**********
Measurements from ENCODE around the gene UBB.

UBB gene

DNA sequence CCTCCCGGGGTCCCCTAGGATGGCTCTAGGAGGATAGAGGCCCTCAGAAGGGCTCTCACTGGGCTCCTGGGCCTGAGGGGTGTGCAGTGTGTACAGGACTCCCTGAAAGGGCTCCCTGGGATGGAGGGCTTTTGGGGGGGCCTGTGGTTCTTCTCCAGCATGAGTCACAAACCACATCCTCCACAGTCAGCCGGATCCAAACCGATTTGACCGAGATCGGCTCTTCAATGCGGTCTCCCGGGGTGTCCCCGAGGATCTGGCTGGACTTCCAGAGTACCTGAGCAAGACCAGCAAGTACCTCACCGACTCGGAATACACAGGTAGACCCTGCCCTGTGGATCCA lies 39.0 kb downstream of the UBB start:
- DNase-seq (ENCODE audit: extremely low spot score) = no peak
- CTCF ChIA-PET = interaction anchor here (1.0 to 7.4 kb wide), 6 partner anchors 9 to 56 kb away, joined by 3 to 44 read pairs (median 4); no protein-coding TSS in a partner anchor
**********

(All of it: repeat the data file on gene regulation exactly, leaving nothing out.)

Measurements from ENCODE around the gene UBB.

UBB gene

DNA sequence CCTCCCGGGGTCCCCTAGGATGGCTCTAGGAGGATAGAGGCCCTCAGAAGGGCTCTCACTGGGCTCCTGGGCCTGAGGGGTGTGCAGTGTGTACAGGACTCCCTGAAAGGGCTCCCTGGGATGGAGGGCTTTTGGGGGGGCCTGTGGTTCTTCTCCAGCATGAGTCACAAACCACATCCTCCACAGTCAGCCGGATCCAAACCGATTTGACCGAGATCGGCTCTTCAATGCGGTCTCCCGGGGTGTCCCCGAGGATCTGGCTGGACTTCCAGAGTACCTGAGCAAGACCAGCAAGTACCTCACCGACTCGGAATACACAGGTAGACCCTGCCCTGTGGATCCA lies 39.0 kb downstream of the UBB start:
- DNase-seq (ENCODE audit: extremely low spot score) = no peak
- CTCF ChIA-PET = interaction anchor here (1.0 to 7.4 kb wide), 6 partner anchors 9 to 56 kb away, joined by 3 to 44 read pairs (median 4); no protein-coding TSS in a partner anchor